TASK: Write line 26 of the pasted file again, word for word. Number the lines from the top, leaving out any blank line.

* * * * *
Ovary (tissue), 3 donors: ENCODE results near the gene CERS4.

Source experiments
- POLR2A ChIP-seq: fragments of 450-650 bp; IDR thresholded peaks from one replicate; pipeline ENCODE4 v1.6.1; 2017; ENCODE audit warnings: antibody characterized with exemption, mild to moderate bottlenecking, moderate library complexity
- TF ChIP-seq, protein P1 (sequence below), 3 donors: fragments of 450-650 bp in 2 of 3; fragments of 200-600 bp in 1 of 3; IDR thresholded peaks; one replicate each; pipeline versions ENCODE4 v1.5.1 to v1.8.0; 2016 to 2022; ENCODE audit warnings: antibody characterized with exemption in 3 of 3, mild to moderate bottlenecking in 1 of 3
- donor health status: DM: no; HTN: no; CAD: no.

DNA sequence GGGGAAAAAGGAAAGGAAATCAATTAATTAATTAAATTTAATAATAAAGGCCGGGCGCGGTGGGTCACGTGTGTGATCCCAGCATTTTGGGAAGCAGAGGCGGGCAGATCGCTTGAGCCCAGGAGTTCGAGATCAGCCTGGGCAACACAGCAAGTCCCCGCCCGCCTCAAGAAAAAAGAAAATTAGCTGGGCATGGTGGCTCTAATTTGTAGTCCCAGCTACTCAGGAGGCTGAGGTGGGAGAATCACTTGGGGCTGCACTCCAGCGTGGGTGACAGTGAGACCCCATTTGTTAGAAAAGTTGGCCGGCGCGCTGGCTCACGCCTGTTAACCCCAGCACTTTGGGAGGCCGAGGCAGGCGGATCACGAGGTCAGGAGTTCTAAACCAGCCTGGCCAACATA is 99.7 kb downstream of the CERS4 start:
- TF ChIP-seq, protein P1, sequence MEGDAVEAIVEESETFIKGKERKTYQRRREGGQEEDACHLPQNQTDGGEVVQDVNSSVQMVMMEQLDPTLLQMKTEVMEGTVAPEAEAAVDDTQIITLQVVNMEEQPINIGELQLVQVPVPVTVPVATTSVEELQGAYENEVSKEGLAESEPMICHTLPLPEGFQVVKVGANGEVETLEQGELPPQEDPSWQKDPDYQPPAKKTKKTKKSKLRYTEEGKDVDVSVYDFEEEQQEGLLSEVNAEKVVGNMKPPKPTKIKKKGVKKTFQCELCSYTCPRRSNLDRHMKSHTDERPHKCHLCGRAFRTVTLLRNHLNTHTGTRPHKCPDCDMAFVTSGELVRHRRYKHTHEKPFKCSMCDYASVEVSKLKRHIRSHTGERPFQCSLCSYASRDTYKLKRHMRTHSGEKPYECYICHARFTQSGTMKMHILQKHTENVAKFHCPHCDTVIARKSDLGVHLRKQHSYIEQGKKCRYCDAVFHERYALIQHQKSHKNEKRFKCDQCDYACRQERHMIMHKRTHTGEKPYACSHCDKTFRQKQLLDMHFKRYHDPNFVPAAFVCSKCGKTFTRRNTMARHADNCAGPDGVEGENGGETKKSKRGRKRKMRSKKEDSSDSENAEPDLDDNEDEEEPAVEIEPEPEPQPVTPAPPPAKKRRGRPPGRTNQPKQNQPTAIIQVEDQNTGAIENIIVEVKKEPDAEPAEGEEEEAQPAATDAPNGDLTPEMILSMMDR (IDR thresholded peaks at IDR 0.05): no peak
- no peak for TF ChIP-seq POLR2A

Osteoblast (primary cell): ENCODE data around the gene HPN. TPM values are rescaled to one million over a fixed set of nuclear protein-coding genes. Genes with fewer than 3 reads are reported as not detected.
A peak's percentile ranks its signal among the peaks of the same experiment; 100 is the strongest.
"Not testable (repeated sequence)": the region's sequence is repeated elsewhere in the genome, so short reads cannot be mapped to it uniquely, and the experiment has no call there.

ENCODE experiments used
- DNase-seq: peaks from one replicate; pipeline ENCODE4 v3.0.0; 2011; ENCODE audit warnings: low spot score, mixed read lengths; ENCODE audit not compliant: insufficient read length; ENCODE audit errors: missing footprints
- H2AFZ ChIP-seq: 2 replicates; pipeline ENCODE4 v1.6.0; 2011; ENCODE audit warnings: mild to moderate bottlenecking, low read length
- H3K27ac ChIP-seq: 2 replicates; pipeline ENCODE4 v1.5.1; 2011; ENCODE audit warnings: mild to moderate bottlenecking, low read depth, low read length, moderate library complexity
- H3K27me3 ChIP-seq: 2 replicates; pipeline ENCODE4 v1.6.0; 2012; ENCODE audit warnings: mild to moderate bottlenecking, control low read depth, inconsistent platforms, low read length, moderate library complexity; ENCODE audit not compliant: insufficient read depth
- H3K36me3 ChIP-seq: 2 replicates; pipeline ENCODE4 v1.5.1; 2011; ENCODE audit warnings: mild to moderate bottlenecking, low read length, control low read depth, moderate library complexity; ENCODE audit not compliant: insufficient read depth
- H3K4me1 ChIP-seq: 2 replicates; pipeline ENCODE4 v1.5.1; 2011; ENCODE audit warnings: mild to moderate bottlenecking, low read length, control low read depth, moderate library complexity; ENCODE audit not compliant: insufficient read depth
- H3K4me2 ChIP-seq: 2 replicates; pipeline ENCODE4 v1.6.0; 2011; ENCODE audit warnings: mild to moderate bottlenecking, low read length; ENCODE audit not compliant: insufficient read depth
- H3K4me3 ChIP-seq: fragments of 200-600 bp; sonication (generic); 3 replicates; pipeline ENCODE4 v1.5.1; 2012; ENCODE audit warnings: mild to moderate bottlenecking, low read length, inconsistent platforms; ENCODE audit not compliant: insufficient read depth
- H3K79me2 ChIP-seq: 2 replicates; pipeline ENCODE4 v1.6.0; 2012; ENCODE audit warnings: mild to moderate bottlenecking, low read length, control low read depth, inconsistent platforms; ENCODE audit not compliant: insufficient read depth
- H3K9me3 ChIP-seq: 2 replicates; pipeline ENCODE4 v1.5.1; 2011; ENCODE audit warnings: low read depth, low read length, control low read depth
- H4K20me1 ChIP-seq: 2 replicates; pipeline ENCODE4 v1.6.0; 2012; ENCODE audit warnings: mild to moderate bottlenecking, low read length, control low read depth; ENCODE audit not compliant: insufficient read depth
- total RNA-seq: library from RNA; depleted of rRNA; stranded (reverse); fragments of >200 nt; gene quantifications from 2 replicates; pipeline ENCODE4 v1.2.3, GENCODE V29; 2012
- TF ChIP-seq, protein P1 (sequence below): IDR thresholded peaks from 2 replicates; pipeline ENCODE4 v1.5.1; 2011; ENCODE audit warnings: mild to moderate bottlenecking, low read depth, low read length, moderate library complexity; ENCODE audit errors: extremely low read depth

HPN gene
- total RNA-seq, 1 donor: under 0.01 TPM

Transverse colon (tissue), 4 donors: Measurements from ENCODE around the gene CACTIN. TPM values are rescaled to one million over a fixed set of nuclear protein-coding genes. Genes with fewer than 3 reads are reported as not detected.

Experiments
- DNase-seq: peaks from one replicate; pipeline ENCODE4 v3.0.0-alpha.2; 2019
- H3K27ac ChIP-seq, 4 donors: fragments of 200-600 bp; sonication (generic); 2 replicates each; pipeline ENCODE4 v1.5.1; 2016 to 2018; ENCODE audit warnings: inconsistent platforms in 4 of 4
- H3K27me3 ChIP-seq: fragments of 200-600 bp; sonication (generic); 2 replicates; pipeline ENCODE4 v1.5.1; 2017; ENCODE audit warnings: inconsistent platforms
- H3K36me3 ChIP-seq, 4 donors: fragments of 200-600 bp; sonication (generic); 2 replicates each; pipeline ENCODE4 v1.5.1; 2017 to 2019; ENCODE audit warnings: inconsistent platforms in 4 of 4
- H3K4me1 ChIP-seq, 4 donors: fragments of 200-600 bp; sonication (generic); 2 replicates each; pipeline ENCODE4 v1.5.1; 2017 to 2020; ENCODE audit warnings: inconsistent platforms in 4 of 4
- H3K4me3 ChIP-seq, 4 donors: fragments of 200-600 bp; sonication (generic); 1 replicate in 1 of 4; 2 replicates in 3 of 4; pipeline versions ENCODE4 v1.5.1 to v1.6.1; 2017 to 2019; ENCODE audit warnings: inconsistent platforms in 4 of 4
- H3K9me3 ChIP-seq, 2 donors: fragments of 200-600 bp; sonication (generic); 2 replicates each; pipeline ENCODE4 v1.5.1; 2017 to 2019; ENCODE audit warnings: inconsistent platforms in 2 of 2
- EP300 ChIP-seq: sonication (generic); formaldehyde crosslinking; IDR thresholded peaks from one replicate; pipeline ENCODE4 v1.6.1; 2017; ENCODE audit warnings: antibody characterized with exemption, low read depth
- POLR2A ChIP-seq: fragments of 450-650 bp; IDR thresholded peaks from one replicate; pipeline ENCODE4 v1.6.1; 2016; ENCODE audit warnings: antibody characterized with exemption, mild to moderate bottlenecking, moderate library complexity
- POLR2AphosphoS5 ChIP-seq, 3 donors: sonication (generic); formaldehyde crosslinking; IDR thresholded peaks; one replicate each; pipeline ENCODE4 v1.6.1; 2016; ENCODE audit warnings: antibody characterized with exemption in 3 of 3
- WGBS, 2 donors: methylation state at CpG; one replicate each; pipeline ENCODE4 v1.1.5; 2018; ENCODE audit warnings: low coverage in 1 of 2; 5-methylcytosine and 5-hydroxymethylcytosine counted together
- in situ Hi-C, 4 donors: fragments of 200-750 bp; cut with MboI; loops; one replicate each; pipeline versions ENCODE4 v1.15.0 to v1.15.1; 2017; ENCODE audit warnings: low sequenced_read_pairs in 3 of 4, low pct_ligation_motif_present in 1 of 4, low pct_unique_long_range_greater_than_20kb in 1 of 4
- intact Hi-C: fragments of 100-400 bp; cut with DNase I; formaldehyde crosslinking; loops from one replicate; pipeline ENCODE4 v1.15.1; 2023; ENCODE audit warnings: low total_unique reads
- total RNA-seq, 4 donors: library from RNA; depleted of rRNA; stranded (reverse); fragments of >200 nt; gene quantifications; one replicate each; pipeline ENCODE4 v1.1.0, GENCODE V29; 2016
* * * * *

HPN gene